MIA Master's theses at BI Norwegian Business School
This spring, two master's theses have been written in connection with the MIA project at BI Norwegian Business School.
Andreas Farstad Moe and Harald Wright have investigated how the Norwegian healthcare sector can improve its availability of antibiotics, while Hanne Bastholm and Shan Trau have examined how Norway can build a more resilient personal protective equipment (PPE) supply chain. Below are abstracts for the two master's theses.
Availability of antibiotics in Norway
Andreas Farstad Moe and Harald Wright.
The study aims to identify which factors threaten the availability of antibiotics in Norway and propose mitigation strategies the Norwegian healthcare sector can implement to improve supply security.
Through semi-structured interviews and multiple data sources, we analysed the Norwegian healthcare sector and the pip/taz supply chain from a holistic perspective. A case study of the broad-spectrum antibiotic piperacillin/tazobactam (pip/taz) has been conducted using a qualitative research strategy with an abductive research approach.
The findings show a strong dependence on a limited number of upstream actors (i.e., active pharmaceutical ingredient manufacturers, contract manufacturing organisations, and marketing authorisation holders) and a mismatch in power favouring the suppliers, making the pip/taz supply chain vulnerable to disruptions.
The effects of the proposed mitigation strategies have not been quantified as the study is qualitative and exploratory.
As pip/taz provides a general representation of the generic antibiotic market, the study forms a basis for decision-makers in the Norwegian healthcare sector to make evidence-based decisions to reduce medicine shortages.
The insight provided in this study can contribute to increased availability of antibiotics in Norway and reduce the risk of antimicrobial resistance associated with moving to broader spectrum antibiotics.
Literature on medicine shortages within operations and supply chain management related journals is scarce. Empirical research has shown that supply chain-related problems are the main cause of medicine shortages in Norway. The study helps bridge the gap between literature on supply chain risk management and medicine shortages.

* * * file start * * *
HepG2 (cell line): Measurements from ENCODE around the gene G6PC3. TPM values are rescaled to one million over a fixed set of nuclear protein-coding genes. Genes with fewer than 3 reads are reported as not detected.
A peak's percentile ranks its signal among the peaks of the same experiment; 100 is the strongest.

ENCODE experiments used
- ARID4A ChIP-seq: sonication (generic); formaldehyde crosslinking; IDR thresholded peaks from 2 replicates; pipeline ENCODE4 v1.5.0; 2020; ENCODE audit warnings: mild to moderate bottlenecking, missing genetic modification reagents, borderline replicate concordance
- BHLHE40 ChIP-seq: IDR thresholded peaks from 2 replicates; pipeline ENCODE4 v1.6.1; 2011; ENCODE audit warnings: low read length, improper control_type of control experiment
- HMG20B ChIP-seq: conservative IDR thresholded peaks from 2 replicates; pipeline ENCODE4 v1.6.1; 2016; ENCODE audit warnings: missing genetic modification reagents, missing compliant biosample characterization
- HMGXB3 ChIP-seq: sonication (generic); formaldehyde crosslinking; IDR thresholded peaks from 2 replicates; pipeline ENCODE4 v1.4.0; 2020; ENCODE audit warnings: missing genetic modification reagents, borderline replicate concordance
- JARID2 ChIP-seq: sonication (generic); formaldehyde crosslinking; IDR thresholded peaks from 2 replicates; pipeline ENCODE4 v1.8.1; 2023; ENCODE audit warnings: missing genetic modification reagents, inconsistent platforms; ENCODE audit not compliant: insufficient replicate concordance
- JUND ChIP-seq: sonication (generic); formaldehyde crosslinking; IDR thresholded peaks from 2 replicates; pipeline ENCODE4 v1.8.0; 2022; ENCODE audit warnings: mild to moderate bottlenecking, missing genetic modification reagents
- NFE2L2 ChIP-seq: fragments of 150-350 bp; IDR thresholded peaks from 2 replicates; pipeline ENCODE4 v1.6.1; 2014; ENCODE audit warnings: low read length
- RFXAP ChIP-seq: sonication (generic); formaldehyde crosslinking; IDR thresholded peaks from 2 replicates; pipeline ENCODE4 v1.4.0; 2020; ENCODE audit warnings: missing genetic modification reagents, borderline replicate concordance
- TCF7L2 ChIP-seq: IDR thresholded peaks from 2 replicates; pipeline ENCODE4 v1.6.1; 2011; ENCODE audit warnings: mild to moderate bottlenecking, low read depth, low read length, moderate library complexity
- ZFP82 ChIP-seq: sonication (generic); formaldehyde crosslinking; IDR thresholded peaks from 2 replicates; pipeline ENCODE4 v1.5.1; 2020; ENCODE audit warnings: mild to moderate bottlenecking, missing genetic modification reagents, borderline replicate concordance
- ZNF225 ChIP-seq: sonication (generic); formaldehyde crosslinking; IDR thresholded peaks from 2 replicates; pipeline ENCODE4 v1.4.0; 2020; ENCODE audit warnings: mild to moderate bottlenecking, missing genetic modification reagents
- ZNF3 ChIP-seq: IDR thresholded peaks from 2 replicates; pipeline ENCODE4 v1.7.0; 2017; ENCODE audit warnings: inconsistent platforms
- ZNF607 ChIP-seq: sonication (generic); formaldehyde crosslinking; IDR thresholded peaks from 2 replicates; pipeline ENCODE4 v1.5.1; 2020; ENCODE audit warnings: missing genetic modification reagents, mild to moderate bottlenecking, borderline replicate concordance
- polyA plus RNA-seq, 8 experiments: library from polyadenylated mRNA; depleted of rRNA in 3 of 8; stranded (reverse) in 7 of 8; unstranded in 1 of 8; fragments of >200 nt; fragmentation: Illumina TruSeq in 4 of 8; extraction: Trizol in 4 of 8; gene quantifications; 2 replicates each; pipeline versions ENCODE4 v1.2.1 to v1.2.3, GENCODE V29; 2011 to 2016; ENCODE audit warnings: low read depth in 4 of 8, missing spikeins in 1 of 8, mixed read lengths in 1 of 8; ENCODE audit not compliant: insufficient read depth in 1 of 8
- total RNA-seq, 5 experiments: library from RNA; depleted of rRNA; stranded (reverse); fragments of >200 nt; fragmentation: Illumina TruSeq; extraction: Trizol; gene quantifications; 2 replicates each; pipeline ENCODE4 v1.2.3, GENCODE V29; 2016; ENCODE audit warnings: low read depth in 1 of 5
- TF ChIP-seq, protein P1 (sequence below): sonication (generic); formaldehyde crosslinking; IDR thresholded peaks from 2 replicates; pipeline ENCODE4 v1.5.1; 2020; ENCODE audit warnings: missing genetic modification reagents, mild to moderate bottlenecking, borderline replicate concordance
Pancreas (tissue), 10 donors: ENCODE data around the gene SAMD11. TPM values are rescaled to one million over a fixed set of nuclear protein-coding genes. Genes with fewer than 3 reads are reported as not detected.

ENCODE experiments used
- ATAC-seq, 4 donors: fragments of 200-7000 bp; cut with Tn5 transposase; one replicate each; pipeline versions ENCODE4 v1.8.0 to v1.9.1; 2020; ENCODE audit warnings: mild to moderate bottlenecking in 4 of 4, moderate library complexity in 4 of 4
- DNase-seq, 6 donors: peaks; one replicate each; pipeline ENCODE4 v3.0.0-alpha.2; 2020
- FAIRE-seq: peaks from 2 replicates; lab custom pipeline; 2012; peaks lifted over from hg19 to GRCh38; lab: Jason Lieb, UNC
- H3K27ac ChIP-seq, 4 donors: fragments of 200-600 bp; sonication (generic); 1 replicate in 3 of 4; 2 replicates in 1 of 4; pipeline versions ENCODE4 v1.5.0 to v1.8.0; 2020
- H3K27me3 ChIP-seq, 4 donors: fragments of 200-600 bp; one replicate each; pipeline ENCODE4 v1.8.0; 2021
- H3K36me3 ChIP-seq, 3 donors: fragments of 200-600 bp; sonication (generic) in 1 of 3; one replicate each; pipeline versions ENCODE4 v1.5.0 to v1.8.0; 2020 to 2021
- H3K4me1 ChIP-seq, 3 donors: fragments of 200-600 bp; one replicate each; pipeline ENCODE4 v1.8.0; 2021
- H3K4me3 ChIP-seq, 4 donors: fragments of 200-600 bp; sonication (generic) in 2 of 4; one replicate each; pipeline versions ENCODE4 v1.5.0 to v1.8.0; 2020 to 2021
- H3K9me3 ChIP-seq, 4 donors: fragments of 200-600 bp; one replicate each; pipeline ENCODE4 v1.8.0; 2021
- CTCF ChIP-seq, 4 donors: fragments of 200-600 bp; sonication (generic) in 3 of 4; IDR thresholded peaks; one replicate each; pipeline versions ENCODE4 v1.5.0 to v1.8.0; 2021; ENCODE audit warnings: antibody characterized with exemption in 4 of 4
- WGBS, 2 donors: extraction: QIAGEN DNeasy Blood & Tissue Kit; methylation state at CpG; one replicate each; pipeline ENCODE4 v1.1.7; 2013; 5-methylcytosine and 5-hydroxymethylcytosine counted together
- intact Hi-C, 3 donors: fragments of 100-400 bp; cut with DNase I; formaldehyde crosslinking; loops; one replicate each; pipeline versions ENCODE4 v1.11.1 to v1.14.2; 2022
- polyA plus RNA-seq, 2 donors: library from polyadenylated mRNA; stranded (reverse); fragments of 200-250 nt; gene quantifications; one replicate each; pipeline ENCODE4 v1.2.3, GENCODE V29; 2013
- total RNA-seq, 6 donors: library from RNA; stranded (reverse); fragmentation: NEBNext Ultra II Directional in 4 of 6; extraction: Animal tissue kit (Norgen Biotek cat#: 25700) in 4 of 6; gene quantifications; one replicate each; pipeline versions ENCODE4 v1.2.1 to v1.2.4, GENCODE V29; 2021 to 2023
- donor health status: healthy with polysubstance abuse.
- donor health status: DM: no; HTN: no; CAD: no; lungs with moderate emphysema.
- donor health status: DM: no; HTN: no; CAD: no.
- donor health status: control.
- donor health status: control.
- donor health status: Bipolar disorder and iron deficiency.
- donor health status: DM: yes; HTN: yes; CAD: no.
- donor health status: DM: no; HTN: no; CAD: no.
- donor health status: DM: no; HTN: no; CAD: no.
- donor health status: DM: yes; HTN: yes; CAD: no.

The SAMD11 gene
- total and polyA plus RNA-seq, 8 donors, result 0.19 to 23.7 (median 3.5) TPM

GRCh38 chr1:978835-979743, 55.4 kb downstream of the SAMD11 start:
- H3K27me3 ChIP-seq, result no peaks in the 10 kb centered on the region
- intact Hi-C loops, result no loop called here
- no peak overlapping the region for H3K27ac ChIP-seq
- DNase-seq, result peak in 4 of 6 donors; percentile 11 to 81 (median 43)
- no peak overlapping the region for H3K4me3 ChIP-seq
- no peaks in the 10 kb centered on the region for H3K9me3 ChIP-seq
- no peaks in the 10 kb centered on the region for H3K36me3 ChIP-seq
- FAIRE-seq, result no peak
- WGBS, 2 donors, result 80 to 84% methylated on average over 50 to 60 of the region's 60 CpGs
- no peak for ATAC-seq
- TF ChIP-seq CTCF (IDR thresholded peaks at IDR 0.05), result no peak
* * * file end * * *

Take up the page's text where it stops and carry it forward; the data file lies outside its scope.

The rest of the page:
PPE preparedness in Norwegian public hospitals. A case study of COVID-19
Hanne Bastholm and Shan Trau.
The study aims to identify mitigation strategies to build a more resilient personal protective equipment (PPE) supply chain in case of future disruptions, concentrating on two areas of supply chain management, namely inventory management and sourcing strategies.
The research is based on a mixed-method approach grounded in an abductive logic. Data collection consists mainly of qualitative interviews, as well as quantitative data to support the interviews.
During the COVID-19 pandemic, supply chain executives and healthcare workers have experienced supply, demand, process, and financial risks in the PPE supply chain. The findings and recommendations provide a basis for researchers to improve efficiency in healthcare supply chains.
The focus of the study has mainly been on the PPE preparedness prior to the first outbreak of COVID-19 and perceived shortages of PPE during the first wave. Moreover, the context is limited to hospitals within the public sector in Norway.
Improving managers decision-making by learning from current events and assessing broader supply chain vulnerabilities, in addition to internal risks to operations that may affect resilience.
If PPE is unavailable, hospital workers can get infected and infect patients or colleagues. Strengthening supply chain resilience of PPE is, therefore, a key societal challenge.
Supply chain risk management (SCRM) methods are used to analyse the Norwegian healthcare sector, thus providing insight into areas given low priority and needs improvements. The study helps bridging the gap between literature on SCRM and practices in the PPE industry.